Fee algorithm. In Alice and Bob’s pheromone seed a “maximum fee field” and a “current fee field” are added. Alice and Bob initialize the “current fee field” by and the “maximum fee field” by the maximum amount that Alice is disposed to pay (that she communicates to Bob). Each time a pheromone seed is broadcast by a network node, it checks that the current amount and its fee is smaller than the maximal fee amount, it adds its fee to the amount in the current fee field. It keeps track in the LNmempool of the neighbor nodes it has communicated the pheromone seed as well as the corresponding fee amounts.

When the matching node receives Alice and Bob pheromone seeds, it checks that the sum of the amounts in both “current fee fields” is smaller than the maximum amount fee deducted from its own fee. Only under that provision the matching occurs. The total fee becomes then the sum of the current fee amounts of both pheromone seeds plus the matching node fee. Then in the matched seed this total fee amount is included in the “current fee field”. When nodes broadcast the matched seed they do not change the “current fee field“. The subsequent nodes that relay the matched seed relay respecting the fee they did indicate prior. If some node intents to increase the fee, it will be noticed by other nodes, an anomaly will be detected, and the matched seed will be not be further relayed.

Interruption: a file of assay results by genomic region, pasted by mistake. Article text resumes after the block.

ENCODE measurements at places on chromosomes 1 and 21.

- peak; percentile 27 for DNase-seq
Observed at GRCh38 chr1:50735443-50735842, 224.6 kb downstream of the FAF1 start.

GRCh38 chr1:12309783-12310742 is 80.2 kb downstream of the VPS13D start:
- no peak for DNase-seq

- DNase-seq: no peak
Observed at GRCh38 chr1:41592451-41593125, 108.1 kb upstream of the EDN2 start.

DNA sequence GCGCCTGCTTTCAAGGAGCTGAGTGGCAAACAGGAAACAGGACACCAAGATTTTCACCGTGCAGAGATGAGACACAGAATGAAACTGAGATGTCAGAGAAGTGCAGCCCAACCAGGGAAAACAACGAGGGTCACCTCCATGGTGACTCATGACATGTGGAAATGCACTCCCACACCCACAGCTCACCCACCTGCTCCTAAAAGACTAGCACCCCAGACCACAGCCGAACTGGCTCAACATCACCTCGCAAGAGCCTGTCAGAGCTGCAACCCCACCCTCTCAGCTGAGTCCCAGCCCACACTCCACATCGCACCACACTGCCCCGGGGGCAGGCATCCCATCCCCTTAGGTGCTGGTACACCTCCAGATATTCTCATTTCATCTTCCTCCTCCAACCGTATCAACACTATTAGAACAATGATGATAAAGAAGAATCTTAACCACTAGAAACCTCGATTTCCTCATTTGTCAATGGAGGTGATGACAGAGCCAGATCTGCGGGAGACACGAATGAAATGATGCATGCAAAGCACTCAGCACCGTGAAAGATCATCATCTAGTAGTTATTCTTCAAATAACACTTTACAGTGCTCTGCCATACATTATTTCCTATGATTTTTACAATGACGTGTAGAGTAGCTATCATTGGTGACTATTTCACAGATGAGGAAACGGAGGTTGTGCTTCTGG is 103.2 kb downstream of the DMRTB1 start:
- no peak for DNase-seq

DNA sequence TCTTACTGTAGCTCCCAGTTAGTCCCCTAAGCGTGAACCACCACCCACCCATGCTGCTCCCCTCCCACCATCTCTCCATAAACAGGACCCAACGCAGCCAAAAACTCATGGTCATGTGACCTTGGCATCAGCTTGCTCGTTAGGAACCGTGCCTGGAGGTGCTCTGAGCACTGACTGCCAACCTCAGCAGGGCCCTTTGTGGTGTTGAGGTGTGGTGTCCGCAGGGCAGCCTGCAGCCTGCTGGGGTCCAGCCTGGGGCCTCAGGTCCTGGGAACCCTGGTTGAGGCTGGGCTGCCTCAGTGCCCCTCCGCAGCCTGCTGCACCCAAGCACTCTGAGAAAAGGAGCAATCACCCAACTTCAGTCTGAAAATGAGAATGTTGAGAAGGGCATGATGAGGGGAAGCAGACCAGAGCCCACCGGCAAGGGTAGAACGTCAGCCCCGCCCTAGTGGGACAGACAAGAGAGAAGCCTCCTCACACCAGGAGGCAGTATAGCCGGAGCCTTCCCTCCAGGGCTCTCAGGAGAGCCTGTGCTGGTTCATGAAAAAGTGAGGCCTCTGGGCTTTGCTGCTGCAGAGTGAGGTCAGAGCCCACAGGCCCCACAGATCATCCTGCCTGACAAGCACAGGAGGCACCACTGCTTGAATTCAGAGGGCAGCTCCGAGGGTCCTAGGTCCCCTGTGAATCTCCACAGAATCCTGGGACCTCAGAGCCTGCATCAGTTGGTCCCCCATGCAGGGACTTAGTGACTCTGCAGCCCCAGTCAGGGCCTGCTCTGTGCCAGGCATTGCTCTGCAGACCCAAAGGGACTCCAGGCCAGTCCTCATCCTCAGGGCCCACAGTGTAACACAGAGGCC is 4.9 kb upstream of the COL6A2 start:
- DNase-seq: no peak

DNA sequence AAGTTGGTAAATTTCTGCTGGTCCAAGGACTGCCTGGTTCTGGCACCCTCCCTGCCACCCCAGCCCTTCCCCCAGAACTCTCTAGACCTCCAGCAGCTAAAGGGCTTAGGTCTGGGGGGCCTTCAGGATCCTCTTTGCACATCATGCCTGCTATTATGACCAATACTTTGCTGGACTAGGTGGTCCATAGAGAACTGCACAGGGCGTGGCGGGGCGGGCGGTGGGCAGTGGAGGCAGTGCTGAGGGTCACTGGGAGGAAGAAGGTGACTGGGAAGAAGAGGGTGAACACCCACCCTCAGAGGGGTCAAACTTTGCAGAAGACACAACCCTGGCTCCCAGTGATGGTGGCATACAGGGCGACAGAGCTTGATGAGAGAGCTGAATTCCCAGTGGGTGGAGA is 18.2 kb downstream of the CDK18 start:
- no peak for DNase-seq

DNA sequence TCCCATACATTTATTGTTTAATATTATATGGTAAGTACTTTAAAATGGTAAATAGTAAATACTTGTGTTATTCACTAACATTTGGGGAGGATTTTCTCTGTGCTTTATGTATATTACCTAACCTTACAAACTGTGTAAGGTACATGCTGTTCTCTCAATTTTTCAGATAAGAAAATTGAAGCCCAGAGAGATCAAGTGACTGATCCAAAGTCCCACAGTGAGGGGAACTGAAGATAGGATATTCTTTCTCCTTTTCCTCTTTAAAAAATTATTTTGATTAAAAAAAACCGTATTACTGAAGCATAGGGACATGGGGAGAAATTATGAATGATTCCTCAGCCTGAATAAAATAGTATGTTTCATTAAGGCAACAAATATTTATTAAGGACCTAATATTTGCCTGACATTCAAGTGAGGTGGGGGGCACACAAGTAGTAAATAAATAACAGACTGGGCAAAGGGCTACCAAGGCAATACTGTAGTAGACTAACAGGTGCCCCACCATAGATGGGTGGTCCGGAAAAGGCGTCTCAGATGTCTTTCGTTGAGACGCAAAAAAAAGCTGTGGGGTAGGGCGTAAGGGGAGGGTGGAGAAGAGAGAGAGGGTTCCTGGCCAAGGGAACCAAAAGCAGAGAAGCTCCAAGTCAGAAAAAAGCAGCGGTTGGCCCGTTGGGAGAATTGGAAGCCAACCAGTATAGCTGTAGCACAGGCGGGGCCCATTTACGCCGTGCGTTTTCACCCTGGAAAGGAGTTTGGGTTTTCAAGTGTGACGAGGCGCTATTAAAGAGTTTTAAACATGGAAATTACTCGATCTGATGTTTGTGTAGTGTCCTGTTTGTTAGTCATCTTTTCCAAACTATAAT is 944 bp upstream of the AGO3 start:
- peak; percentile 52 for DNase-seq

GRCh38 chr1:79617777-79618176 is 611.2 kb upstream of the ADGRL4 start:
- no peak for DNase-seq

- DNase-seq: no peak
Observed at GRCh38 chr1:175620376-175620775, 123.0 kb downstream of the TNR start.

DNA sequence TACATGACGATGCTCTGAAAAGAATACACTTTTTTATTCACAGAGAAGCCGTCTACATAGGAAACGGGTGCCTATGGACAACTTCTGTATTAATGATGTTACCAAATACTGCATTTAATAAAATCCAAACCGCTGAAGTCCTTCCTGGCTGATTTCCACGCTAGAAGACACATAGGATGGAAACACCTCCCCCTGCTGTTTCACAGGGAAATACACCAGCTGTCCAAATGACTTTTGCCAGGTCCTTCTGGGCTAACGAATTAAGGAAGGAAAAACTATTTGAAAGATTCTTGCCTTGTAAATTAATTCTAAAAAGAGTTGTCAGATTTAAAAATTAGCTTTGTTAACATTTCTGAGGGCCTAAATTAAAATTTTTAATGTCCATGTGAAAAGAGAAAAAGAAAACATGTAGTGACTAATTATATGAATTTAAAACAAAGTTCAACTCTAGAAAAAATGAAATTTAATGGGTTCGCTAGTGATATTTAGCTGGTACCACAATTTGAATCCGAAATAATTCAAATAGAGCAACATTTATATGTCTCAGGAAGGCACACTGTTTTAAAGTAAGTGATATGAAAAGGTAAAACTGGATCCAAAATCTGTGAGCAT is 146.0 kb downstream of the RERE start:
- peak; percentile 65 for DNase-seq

Alice will then received a list of proposed matched seeds with associated fee amounts. She can then select the lowest fee path (if she wishes).